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United States v. Microsoft Corp.

UNITED STATES DISTRICT COURT FOR THE DISTRICT OF COLUMBIA


February 28, 2002

UNITED STATES OF AMERICA, PLAINTIFF,
v.
MICROSOFT CORPORATION, DEFENDANT.

The opinion of the court was delivered by: Colleen Kollar-kotelly United States District Judge

MEMORANDUM OPINION AND ORDER

This case comes before the Court upon the filing of a motion for limited participation by the American Antitrust Institute, Inc. (AAI). AAI requests leave of the Court to participate "as amicus curiae or otherwise" in the judicial proceeding being conducted by this Court pursuant to 15 U.S.C. § 16(e) and (f) (hereinafter referred to as "the Tunney Act proceeding"). The purpose of the Tunney Act proceeding is to assist the Court in determining whether the "Revised Proposed Final Judgment" (RPFJ) submitted by the United States and Microsoft Corporation in the above-captioned matter is "in the public interest." 15 U.S.C. § 16(e) and (f). AAI expressly does not seek to intervene, nor to "present further its substantive arguments against the settlement," AAI Mot. at 4, but instead requests participation to "assist the Court in ensuring that the parties fully comply with the disclosure and comment requirements of the Tunney Act, 15 U.S.C. § 16[(b)-(h)]," AAI Mot. at 1. AAI's motion is opposed by both the United States and Microsoft. Upon review of AAI's motion and the oppositions of the United States and Microsoft, the Court concludes, in its discretion, that AAI's will be permitted to serve as amicus curiae to a very limited extent.

AAI identifies itself as a non-profit advocacy organization whose "mission is to support the laws and institutions of antitrust." AAI Mem., Ex. 1 at 2. On January 24, 2002, AAI submitted comments regarding the RPFJ to the United States Department of Justice. Id., Ex. 2. AAI's comments have since been provided in full to the Court as part of a group of approximately 47 "major comments." Id. at 4. In accordance with 15 U.S.C. § 16(f)(4), the Court will review the comments submitted pursuant to 15 U.S.C. § 16(b) and accord them appropriate weight in conjunction with the public interest determination.

In support of its motion, AAI properly recognizes this Court's broad discretion to determine the nature and extent of third-party participation in Tunney Act proceedings. In pertinent part, 15 U.S.C. § 16(f)(3) instructs that the Court, in making its determination of the public interest, may authorize full or limited participation in proceedings before the court by interested persons or agencies, including appearance amicus curiae, intervention as a party pursuant to the Federal Rules of Civil Procedure, . . . or participation in any other manner or extent which serves the public interest as the court may deem appropriate. 15 U.S.C. § 16(f)(3).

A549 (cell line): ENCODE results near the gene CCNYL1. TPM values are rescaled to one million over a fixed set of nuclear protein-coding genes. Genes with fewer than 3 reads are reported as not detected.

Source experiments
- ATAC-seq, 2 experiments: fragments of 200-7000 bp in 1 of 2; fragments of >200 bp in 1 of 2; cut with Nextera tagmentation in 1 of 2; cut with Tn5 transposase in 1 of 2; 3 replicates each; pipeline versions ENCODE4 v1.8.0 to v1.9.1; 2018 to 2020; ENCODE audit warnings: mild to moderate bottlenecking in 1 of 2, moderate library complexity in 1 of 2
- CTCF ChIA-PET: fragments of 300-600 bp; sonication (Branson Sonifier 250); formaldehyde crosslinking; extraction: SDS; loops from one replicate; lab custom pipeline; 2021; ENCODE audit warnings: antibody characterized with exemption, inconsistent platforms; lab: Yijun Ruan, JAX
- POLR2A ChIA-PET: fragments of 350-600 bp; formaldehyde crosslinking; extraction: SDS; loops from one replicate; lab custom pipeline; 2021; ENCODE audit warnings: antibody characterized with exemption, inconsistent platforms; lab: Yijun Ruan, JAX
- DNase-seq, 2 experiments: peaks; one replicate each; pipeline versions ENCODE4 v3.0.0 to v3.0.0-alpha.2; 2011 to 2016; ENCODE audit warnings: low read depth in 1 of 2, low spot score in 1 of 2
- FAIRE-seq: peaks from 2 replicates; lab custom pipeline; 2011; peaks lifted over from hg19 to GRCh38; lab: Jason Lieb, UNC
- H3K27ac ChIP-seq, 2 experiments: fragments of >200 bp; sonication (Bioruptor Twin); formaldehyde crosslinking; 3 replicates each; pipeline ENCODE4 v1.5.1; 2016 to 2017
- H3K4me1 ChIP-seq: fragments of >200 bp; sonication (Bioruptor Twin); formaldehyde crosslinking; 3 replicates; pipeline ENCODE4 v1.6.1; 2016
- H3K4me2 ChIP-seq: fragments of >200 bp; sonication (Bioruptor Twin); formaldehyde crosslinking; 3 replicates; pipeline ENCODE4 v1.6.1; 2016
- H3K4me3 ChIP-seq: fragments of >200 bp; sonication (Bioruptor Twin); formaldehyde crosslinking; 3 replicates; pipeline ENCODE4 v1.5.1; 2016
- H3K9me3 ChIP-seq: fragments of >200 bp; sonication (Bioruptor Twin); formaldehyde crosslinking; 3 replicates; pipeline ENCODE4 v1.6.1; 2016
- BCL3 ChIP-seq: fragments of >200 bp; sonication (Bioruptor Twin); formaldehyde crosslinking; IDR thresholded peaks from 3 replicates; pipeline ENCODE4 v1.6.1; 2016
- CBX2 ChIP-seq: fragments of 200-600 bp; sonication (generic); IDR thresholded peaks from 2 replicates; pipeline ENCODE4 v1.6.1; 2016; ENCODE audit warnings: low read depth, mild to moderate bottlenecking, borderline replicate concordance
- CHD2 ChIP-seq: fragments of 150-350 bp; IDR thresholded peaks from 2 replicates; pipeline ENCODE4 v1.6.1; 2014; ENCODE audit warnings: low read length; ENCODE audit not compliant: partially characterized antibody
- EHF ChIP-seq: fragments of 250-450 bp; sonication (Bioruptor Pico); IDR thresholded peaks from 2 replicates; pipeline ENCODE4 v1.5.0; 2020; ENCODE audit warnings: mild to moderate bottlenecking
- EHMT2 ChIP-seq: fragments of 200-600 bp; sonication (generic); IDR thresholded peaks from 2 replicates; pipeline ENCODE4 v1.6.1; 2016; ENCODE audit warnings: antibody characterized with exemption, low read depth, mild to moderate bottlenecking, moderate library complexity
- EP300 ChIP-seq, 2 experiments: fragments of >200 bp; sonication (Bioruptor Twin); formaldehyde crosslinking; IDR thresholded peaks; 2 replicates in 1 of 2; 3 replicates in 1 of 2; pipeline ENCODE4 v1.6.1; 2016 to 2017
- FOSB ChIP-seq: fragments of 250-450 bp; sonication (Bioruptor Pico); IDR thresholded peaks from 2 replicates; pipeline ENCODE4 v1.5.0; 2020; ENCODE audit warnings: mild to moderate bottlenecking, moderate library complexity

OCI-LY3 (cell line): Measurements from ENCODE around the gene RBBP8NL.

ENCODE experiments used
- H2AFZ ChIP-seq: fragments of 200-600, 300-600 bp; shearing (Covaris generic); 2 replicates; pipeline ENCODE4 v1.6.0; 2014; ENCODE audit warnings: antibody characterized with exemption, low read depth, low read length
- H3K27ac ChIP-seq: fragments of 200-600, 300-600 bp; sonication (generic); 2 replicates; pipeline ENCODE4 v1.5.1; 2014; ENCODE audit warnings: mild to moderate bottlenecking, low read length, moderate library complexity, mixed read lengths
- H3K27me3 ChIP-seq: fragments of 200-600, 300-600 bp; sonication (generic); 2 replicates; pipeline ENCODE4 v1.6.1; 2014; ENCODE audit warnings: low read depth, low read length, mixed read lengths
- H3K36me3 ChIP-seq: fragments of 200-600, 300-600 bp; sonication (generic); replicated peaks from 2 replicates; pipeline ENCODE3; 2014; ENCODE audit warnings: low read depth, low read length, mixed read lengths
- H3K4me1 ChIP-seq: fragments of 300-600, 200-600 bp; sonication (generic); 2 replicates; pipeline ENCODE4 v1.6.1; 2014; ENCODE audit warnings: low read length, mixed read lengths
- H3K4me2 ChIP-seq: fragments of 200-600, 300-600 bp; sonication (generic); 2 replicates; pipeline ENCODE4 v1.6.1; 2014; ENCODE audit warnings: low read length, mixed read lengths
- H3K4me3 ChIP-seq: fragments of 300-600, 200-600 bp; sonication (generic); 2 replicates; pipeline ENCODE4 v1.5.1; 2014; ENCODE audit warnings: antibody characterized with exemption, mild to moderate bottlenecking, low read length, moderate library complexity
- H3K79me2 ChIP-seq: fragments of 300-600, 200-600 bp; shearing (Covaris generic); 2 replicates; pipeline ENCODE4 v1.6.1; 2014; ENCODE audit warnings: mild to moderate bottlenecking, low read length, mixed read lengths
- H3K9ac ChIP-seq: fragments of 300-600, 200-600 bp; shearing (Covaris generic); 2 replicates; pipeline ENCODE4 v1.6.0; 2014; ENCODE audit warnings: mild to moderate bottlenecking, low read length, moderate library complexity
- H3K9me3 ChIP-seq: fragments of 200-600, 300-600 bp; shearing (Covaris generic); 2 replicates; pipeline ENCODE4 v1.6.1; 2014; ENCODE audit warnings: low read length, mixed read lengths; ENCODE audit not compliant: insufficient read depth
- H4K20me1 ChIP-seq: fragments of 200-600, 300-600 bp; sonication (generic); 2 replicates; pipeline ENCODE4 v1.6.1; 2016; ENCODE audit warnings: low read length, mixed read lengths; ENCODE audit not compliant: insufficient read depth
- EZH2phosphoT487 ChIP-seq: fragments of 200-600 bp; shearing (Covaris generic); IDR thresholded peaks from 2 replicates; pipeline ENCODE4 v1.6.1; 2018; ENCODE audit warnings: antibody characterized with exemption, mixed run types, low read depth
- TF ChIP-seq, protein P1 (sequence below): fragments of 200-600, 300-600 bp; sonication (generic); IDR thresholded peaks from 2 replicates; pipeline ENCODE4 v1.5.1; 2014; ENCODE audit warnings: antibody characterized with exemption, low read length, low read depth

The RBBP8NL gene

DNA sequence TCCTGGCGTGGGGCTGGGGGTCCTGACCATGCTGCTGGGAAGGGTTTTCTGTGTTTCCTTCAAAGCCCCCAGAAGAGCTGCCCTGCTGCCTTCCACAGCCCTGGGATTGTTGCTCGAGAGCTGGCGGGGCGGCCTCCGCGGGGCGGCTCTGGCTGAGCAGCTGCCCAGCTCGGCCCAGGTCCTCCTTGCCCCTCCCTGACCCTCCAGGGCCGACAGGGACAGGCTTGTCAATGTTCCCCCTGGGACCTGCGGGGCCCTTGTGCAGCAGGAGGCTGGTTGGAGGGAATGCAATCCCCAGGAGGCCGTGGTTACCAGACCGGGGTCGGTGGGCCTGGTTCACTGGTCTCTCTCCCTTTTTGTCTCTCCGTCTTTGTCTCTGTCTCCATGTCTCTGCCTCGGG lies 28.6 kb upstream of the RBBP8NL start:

Judge Harold Greene eloquently and accurately summarized the Court's discretion pursuant Section 16(f):

In the congressional reports and hearings, it was repeatedly emphasized that the court conducting a Tunney Act proceeding would have the widest possible latitude in choosing the appropriate method for collecting the information necessary to make its decision and that the various means specified in the subsection were to be regarded as permissive. United States v. AT&T, 552 F. Supp. 131, 218 (D.D.C. 1982) (citing legislative history), aff'd without opinion sub nom, Maryland v. United States, 460 U.S. 1001 (1983).

In response to Section 16(f), AAI proposes extensive involvement in the Tunney Act proceedings as follows:

(1) Fully advising the Court of the details concerning [alleged] deficiencies in the Microsoft Parties' Tunney Act compliance;

(2) Responding to the briefs that will be filed by the Microsoft Parties with respect to the requirements of the Tunney Act and their compliance therewith;

(3) Proposing for the Court's consideration appropriate findings of fact and conclusions of law, remedial measures, orders, questions it should pose to the Microsoft Parties, or documents it should request from the parties;